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Cynical Acumen: The Anarchic Guide to Clinical Medicine Paperback – 1 Dec 2005
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"'The plan is for this book to be banned. In a market place stuffed to the gunnels with medical text books, surgical text-books, clinical text books - something is required to set a new volume apart from the others. Something has to catch the eye of the potential reader. In the absence of any superior qualifications, testimonials or indeed literary merit, I have decided that being banned is clearly the best bet. It must be said that the aim is not to cause upset deliberately, but merely finding to my surprise that a candid account of a practical approach to patients and their problems - as well as other practitioners and the problems they cause - is not in keeping with what one would call "good medical practice".' John Larkin, in the Preface"
From the Author
Winner of MJA Book-of-the-Year 2006. One of Traumaroom's 'Top
5 non-medical medical books' ("uniquely funny and surprisingly
educational"). Certainly the funniest medical book I've ever read - and
I've read three!
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Top customer reviews
What makes this book good for learning is that it's written in the first person perspective. It's as if somebody is talking directly at you. This makes the book more interesting than the average clinical textbook. There are some real diamonds of information in the text. Some information is less useful, but it's good to know.
However, there are a number of technical reasons why the humour falls short:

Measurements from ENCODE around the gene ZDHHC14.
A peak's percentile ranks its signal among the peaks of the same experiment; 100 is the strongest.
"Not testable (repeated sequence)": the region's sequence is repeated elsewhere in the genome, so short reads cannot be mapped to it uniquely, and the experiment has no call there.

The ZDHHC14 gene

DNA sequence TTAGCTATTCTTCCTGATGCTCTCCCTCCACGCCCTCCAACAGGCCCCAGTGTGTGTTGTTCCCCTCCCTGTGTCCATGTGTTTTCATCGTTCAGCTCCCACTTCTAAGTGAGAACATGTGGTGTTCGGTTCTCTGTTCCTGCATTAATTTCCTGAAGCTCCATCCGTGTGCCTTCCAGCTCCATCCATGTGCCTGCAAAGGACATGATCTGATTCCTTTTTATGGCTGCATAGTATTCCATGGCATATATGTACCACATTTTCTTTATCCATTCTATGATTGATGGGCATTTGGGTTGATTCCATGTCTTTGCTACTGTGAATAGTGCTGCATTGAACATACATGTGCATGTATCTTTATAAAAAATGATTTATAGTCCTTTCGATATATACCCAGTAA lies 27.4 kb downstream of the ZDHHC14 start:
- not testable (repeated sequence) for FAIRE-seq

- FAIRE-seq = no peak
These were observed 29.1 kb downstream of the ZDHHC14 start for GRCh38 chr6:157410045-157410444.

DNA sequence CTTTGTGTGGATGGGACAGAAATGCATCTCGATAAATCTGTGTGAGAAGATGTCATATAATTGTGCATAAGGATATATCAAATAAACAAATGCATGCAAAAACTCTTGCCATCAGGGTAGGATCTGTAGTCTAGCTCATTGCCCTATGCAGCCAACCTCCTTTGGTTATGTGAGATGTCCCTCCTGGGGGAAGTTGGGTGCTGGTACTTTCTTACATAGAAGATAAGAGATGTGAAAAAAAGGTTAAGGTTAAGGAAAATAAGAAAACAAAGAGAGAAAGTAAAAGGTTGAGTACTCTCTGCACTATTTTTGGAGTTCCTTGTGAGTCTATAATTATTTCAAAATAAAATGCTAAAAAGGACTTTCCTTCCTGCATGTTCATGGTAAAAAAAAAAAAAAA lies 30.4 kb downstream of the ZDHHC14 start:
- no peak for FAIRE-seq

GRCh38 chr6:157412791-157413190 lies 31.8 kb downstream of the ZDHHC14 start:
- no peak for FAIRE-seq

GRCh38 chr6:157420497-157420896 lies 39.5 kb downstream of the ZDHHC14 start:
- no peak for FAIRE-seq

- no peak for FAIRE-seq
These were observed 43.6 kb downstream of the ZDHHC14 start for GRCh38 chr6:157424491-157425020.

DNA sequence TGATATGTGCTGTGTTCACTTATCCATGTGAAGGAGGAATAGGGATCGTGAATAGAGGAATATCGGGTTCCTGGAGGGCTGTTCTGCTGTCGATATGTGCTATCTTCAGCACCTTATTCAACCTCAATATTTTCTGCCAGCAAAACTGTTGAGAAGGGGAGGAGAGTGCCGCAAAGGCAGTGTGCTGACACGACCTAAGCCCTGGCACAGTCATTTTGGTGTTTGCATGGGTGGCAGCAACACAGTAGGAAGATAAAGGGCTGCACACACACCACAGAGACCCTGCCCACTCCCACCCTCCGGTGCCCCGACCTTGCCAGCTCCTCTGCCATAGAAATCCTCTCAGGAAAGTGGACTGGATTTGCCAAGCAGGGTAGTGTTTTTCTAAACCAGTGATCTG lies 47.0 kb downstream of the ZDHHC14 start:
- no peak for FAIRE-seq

> The footnote style might have been borrowed from Terry Pratchett (there are not too many authors in popular literature who use this style). However, I don't think John Larkin appreciated the technical reasons why Terry Pratchett's footnotes work.They work partly because Terry Pratchett's body text and footnotes are written using different perspectives - the footnotes break the 'fourth wall' but the body text does not. John Larkin breaks the 'fourth wall' in the body text as well, so the footnotes only serve to break the flow of the text - this is generally not welcome.
> Some of the sentences have superfluous words. Jokes need to get to the punchline in a snappier way.
> Many of the jokes hope to work by identifying the small things in life that both the author and the reader share. Terry Pratchett does this effectively (e.g. police stereotypes that everyone is familiar with). John Larkin does not succeed here, e.g.- there is no such thing as a stereotypical respiratory physician that everyone recognises. Another example is that although we have all been on holidays, few have been on holidays specifically to the Algarve. One joke relies on the reader having been on holidays to the Algarve, rather than having been on previous holidays in general.
> The tone is too cynical to be amusing. Terry Pratchett is 'cynical' in the sense that he understands how low humanity can stoop sometimes, but this is more than counterbalanced by Terry Pratchett's shear optimism that shines through in the majority of his text. The cynicism in Cynical Acumen is never used as a contrast for the goodness that often results from practising good medicine, etc.
> Some of the author's thoughts are concerning and not happy. For example, he's reticent to teach people hints for passing an exam if he feels they are not good enough to pass the exam. I can see this leading to a 'Catch 22' situation and it begs the question, "Should he be changing the format of his exams if they don't reflect real life?"
> There are errors that 'jar' and stop you reading in your tracks - particularly since the author is 'trying to be clever'. For example, the author incorrectly describes 'asterixis' as an onomatopoeia on the same page as the words 'clubbing' and 'flap', which are both genuine onomatopoeias.
Most helpful customer reviews on Amazon.com
This book would be of interest to any non-surgical medical practitioner, and significantly useful for the 80% of fellowship candidates who don't take themselves or their profession too seriously.
Don't buy this if you lack a sense of humor or have an overly sanctimonious view of the practice of medicine.
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